Chichester’s bold new Macbeth
A glass stage, running witches and a fresh take on the lead roles - the exciting new CFT production of Macbeth has plenty of innovations
“He’s basically Walter White in Breaking Bad, without the meth,” I tell my husband, on what turns out to be an appropriately hellish drive up the A27.
Macbeth was one of my degree texts, my husband only knows the famous lines, but we’re both excited to see the new contemporary production at Chichester Festival Theatre staring John Simm and Dervla Kirwan.
It doesn’t disappoint, with some innovative staging and a fresh take on the familiar characters.
Entering the theatre, it is immediately apparent this will be something different. The stage itself is glass, with lumpy heath-like ground set underneath. During some murders and the witches’ famous cauldron scene this cracks open and we get a sense of being close to hell.
The theme of nature thrown awry by Macbeth’s ungodly actions is played to the full in the production with storm clouds and tangled tree roots and the like projected on a glass backdrop. The frequent textual references to doubling are enhanced by many of these images appearing mirrored like Rorschach ink blots. Sound effects of crows and storms further ramp up the atmosphere.
Costumes are of an indistinct 20th century period which worked for me, apart from the trilbies which make one character bear a distractingly comic similarity to Inspector Clouseau.
The lighting is excellent, picking out individuals in stark modern style. I loved the use of the glass screen divider as a window in certain scenes which allowed a second set of action to be recessed behind the first. Lady Macbeth’s debut appearance, spotlit and statue-like in this alcove while a scene of fondness takes place between the king and members of his entourage was truly chilling.
Later she goads Macbeth into murder as their guests banquet at a brightly light table in the glassed off room. With the king in the centre, about to be betrayed, the tableaux bears a, surely deliberate, similarity to Leonardo da Vinci’s Last Supper.
Simm (who I loved in TV’s Life on Mars) makes a subtler than usual Macbeth in earlier scenes, more apparently mild mannered than we’re used to for the part (maybe he got my Walter White memo) and he manages to draw out some surprising humour in places.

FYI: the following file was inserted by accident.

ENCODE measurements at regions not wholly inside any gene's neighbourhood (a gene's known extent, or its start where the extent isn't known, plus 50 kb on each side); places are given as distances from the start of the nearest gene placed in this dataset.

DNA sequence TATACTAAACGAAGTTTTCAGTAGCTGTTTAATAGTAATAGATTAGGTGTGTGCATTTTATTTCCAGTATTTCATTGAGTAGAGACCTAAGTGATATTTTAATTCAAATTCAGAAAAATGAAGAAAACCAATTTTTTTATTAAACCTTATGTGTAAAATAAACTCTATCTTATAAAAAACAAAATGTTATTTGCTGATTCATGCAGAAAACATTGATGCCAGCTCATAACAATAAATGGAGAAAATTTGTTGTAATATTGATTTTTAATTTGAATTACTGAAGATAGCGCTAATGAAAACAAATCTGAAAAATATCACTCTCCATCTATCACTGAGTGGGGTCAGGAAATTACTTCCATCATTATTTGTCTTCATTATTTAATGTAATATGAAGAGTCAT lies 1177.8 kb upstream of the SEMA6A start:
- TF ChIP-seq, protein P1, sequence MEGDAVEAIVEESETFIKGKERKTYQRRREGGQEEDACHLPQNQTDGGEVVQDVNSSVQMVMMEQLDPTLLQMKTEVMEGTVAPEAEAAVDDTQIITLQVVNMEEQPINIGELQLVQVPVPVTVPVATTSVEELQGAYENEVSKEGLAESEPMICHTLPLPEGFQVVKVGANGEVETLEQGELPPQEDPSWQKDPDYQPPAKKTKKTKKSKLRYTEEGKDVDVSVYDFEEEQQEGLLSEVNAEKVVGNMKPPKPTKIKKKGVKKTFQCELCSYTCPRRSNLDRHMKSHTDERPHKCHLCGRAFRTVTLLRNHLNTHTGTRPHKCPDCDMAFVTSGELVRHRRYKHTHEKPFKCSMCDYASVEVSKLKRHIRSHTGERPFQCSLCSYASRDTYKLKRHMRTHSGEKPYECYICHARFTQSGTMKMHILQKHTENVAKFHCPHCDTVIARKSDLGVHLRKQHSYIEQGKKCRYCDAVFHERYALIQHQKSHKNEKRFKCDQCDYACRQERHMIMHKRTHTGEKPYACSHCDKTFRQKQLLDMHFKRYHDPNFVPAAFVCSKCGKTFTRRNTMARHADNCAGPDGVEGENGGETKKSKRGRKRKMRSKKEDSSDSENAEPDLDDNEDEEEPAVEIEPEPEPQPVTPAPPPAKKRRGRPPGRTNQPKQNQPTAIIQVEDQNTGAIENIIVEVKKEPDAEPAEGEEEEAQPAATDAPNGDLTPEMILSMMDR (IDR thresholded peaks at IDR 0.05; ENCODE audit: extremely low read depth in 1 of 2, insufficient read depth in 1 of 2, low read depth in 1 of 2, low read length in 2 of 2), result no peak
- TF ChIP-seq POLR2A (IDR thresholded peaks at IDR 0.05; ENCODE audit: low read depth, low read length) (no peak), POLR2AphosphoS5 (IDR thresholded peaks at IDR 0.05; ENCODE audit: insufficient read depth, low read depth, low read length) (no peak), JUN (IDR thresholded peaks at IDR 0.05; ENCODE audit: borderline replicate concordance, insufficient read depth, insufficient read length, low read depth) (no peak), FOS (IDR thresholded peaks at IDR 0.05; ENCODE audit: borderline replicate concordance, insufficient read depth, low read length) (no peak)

He grows more forceful towards the climax of the play however and uses body language to great effect, accentuating certain phrases with turns of his dagger before slumping cynical and half spent on his throne for the ‘tomorrow…’ speech. This we get projected large behind him. It’s too cinematic for my taste but it does mean you get to see his facial expressions more clearly.
My husband, without the baggage of having seen more shouty Macbeths, was really wowed by Simm’s performance.
I thought Kirwan outstanding as Lady Macbeth, her voice slipping between honeyed and hissing in the early scenes so rather than the witch-like way she’s sometimes portrayed the character has something of the two-faced politician about her as she welcomes the king, which felt an appropriately modern interpretation. Kirwan later gives the best sleep walking scene I’ve seen in the role, starting and twitching as she relives the Lady’s dark deeds.
Some of the supporting cast, particularly in early scenes, were too softly spoken. My husband and I both found ourselves straining to catch parts of the dialogue. Beatriz Romilly as young Malcolm gives a strong performance however and the casting of a woman in the role helps him seem fresh-faced and vulnerable.
The witches are an energetic trio, quite literally running rings round Macbeth and I thought it a clever touch that they become the messengers reporting the bad news as his perceived invincibility starts to crumble.
It’s a bold staging which won’t suit hardened traditionalists but for a play this famous it’s great to have a fresh approach and a few surprises.
Macbeth is at Chichester Festival Theatre until Sat 26 Oct. Tickets are from £10. cft.org.uk